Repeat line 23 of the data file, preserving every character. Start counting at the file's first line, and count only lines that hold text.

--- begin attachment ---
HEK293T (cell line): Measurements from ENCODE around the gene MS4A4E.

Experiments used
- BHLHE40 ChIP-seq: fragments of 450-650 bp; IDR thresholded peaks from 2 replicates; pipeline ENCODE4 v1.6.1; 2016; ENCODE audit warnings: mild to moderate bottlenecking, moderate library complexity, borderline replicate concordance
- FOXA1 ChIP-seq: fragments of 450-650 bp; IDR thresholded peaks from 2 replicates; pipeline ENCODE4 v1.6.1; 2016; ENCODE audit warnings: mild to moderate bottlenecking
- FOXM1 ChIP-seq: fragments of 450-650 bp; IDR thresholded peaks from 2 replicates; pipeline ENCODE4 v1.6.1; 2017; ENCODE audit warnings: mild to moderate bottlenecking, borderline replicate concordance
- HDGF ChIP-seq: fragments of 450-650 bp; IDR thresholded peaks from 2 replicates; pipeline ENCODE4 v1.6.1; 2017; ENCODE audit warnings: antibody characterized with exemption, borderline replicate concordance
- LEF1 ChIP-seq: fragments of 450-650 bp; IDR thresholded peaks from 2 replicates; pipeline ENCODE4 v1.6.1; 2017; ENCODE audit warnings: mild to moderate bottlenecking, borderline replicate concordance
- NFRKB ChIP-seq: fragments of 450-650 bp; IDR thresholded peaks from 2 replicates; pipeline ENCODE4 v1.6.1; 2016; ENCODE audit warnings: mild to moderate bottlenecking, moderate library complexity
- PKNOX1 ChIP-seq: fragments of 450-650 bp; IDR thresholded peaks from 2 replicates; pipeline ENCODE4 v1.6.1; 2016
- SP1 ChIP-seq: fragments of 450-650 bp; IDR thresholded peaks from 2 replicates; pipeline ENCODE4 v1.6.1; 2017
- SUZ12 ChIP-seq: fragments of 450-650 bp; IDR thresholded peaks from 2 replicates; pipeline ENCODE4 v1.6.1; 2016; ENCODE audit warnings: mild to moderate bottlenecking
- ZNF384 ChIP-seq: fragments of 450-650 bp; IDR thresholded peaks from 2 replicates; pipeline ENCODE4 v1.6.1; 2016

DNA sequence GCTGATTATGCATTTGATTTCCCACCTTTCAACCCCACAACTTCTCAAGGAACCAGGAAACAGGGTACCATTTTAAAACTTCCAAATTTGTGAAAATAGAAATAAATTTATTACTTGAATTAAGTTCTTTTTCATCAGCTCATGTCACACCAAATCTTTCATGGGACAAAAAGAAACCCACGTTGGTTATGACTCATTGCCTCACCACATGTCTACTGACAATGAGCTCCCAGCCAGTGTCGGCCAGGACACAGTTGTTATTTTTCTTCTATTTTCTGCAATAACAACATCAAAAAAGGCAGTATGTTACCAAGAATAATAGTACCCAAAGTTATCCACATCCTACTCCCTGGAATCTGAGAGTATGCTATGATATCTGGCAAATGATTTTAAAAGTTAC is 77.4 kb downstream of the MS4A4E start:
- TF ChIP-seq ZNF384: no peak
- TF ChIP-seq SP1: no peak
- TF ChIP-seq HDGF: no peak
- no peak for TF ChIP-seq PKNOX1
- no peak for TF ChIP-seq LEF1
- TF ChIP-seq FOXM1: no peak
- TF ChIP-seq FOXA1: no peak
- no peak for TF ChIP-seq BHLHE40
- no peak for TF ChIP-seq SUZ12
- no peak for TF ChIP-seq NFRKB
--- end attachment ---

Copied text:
- no peak for TF ChIP-seq NFRKB